ABCs of MakingAdobe Bricks
Reviewed by Constance Kratzer, Family ResourceManagement Specialist
This publication is scheduled to be updated and reissued 03/08.
Cooperative Extension Service
College of Agriculture andHome Economics
To find more resources for your business, home, or family, visit the College of Agriculture and Home Economics on the World Wide Web at www.cahe.nmsu.edu
Making adobe bricks is an art. As with any art, ex-perience is a great asset to accomplishment. The essen-tial steps that beginners should take in learning the artof adobe construction are presented here.
Adobe bricks are made of native soil and possiblyan organic additive. To make durable bricks, youmust know which soil types to use.In New Mexico, soils commonly called “adobesoils” are not well-suited to brick making. They con-tain far too much clay. They tend to shrink and crack severely as they dry. Desirable soils for brick-makingare those classified as loamy sands, sandy loams orsandy clay loams. These textural names are given tosoils that contain sand, clay, and silt within the rangesof percentages shown in table 1.
Table 1. Composition of soils that make good adobe brick.Soil TexturalPercent PercentPercentName Sand Clay Silt
Loamy sand70 to 85 0 to 15 0 to 30Sandy loam50 to 70 15 to 20 0 to 30Sandy clay loam50 to 70 20 to 30 0 to 30
There are three important points to remember aboutthese soil decriptions. 1. In none of the classificationsdoes the clay content of the soil exceed 30 percent, orroughly one-third of the ingredients, and the majorportion of each class, never less than 50 percent, issand. 2. If you cannot classify the soil yourself, ask someone with soil classification experience to guideyou (a county extension agent, Soil Conservation Ser-vice personnel, or U.S. Geological Survey personnel)or get advice from someone who has had local experi-ence at brick-making. 3. If you cannot classify the soilor get it classified, then make a trial batch of bricksfrom your soil at least six months before you beginproduction for your building project. This can provideyour own “trial-and-error” education.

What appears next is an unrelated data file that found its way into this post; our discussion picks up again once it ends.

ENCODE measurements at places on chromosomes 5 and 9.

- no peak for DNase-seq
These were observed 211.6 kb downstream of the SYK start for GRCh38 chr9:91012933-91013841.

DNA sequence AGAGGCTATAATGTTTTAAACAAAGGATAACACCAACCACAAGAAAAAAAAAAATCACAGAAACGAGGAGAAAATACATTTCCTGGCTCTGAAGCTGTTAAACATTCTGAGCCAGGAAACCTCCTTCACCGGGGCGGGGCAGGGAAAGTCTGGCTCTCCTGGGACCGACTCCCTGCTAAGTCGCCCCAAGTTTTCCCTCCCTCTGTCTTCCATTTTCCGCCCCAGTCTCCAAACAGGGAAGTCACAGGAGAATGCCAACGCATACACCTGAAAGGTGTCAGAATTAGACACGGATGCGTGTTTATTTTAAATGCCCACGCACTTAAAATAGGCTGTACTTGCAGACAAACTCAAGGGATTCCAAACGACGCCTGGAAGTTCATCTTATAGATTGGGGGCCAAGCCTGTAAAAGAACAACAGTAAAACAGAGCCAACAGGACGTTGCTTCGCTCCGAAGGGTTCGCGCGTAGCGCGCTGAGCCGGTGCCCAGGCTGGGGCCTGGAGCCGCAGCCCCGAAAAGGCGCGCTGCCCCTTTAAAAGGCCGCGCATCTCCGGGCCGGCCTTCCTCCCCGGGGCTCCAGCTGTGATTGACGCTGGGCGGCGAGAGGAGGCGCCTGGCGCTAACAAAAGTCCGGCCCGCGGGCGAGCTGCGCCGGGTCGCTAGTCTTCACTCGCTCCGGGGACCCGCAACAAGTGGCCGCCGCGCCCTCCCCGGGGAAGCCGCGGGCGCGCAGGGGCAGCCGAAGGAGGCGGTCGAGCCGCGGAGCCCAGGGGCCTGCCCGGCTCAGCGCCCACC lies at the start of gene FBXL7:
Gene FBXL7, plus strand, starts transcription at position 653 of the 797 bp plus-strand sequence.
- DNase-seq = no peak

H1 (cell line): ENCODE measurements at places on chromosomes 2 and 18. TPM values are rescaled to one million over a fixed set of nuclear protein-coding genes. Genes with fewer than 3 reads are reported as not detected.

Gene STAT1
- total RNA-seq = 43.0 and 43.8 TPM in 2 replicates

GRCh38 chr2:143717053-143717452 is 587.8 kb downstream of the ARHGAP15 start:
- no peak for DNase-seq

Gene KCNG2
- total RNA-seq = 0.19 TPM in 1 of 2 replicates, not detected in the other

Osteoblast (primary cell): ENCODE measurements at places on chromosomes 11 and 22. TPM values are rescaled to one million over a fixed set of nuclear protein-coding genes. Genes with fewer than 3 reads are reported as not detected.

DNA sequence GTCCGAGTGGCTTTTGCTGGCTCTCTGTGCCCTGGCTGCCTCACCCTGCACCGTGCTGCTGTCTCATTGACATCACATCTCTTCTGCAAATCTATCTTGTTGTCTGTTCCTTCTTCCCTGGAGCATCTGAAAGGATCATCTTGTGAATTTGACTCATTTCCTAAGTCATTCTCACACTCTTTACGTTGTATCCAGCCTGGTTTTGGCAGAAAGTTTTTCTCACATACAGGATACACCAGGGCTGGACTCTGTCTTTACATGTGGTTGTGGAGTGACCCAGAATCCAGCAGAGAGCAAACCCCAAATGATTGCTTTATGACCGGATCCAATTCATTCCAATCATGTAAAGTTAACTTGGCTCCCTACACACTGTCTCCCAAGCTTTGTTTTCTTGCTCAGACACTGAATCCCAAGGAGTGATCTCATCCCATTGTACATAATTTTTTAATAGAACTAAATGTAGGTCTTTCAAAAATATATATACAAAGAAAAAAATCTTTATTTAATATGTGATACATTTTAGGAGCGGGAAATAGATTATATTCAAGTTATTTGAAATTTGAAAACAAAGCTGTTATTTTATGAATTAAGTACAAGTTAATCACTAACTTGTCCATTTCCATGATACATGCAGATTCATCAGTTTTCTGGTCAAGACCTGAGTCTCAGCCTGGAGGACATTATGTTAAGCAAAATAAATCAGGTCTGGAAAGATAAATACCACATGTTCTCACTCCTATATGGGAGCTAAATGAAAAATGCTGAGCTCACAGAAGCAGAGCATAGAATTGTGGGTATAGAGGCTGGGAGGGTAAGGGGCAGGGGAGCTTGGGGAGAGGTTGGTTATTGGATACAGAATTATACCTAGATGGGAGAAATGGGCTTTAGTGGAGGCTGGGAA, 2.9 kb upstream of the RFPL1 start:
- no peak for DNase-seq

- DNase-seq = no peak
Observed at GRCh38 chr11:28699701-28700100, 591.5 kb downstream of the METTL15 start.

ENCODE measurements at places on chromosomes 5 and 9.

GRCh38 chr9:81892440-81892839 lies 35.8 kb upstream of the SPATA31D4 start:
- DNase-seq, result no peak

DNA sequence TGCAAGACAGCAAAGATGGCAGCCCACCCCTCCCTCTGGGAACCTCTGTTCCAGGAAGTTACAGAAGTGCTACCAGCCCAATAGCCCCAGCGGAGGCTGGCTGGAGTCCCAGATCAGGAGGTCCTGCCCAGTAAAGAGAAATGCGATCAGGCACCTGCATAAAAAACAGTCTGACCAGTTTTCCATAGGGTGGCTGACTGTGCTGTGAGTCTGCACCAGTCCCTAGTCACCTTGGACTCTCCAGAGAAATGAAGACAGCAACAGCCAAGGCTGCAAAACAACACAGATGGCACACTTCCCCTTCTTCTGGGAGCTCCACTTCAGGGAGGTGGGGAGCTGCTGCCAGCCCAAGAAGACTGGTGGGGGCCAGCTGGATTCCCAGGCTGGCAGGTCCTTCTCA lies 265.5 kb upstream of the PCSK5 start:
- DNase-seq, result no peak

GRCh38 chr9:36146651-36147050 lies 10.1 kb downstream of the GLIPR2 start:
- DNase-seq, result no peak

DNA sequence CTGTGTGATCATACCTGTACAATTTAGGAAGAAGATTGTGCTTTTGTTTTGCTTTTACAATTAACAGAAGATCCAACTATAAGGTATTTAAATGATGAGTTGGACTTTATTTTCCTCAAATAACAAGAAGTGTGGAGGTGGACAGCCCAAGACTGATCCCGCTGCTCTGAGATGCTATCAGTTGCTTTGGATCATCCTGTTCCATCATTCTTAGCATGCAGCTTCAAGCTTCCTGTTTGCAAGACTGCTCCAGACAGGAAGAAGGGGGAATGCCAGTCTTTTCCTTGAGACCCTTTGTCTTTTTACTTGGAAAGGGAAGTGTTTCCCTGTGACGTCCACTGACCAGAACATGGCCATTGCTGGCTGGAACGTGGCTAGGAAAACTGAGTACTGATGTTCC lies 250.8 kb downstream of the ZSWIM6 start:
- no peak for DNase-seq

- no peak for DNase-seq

For small projects you only need:
A good rake (for smoothing the drying area)
A strong hoe (for mixing)
A mold or form (fig. 1)
A small hatchet
A handy water supply
A pitchfork if you add strawSingle formDouble form
Figure 1. Common forms for molding adobe brick.
The most common size of poured blocks and theirapproximate weights:4 by 8 by 16 inches, 28 pounds4 by 10 by 16 inches, 35 pounds4 by 9 by 18 inches, 36 pounds4 by 12 by 18 inches, 48 pounds5 by 12 by 16 inches, 53 pounds5 by 10 by 20 inches, 55 pounds5 by 12 by 18 inches, 59 pounds